Diseases & Conditions


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Air bags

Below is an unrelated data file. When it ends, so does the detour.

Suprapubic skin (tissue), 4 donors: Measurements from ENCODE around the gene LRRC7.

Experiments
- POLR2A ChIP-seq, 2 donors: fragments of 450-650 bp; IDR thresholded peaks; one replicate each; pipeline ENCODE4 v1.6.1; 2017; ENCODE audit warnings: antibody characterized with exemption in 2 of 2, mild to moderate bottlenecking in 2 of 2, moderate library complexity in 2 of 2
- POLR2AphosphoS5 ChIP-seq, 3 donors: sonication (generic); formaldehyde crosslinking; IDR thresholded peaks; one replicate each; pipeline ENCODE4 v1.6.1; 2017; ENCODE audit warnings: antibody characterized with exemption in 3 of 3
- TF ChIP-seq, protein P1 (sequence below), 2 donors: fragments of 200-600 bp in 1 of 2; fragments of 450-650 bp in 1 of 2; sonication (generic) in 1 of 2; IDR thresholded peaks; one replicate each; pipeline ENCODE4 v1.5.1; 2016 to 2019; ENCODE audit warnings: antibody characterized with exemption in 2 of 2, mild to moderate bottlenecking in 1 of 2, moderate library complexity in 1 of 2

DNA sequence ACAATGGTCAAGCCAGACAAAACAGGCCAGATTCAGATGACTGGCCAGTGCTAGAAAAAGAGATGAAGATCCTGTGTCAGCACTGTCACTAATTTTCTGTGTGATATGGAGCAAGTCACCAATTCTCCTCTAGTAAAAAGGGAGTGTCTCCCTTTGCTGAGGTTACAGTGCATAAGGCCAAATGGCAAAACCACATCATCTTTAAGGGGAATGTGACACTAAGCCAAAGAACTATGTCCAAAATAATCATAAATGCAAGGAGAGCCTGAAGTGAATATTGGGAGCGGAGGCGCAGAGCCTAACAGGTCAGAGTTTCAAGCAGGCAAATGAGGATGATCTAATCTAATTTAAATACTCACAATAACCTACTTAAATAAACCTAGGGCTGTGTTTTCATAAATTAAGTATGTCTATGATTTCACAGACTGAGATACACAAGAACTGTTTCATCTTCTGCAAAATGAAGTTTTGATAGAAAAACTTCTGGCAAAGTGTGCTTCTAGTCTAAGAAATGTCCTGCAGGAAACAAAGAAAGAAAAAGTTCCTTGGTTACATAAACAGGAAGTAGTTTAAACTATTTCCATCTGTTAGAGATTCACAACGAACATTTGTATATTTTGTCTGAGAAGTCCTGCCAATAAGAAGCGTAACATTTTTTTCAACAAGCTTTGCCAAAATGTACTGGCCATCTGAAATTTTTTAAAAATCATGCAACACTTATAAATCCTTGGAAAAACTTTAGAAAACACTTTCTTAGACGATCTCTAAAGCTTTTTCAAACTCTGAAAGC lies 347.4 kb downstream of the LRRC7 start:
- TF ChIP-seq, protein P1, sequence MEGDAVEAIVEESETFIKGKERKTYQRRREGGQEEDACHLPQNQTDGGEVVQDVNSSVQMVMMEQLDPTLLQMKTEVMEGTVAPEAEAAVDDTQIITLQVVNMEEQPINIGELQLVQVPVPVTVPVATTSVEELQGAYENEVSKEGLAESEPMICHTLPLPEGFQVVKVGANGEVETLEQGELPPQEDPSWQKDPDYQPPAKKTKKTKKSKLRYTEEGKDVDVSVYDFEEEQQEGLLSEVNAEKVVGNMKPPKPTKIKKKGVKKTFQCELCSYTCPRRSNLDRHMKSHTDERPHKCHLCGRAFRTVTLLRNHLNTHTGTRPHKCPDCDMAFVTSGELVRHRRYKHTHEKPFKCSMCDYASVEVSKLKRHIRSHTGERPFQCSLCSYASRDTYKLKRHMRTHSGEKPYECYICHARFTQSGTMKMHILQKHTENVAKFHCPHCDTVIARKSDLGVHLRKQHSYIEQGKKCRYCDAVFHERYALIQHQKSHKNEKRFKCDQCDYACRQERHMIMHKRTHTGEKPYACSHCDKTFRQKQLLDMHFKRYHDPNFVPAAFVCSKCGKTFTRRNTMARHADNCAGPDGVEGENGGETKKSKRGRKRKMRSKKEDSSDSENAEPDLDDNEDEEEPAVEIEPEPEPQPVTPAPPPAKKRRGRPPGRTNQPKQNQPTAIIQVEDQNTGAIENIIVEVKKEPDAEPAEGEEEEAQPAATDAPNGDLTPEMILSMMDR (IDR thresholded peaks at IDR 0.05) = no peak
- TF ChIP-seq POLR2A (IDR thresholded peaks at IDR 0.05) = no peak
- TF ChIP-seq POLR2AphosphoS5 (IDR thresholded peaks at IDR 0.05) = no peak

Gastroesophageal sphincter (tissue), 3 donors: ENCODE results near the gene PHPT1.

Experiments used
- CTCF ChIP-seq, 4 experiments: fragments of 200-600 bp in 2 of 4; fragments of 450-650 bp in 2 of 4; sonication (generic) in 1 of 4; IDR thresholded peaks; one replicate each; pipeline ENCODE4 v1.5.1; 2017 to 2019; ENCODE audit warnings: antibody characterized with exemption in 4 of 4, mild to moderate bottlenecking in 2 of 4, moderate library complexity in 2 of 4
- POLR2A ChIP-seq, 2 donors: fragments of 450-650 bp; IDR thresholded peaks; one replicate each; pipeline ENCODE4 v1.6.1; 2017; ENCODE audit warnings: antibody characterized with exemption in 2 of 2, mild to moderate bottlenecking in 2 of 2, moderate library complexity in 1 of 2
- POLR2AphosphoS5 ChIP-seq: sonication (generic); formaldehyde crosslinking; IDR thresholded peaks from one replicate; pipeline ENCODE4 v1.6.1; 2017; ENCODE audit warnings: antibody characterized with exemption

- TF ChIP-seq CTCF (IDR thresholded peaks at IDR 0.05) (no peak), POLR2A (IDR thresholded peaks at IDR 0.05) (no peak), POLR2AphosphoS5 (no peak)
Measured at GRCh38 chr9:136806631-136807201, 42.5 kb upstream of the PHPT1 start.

Since they were first placed in cars to serve as protective devices during accidents, 116 children have been killed by the force of deploying air bags, according to the National Highway Traffic Safety Administration. An air bag explodes out of the dashboard at rates of up to 200 miles per hour—faster than the blink of an eye—and can injure or kill a small child. Because they were designed to protect adults, the force can be too strong for small children and can cause head and neck injuries in young riders. Still, the number of small children killed by air bags has fallen sharply in the past five years, suggesting that parents are getting the message that children are safest when riding in the backseat. There were only six child deaths caused by air bags in 2000, compared to 25 in 1996. In the same period, the number of cars with air bags rose from 22 million to more than 80 million. The government began allowing switches to deactivate air bags in 1995 and recommends the passenger-side air bag be turned off if a child under age 13 is riding in the front seat. By September 1, 2003, all vehicles were required to have advanced air bags that deploy with less force or not at all when children are in the front seat. Before riding in the front seat, a child should be • at least 12 years of age • at least 5 feet tall • at least 110–120 pounds

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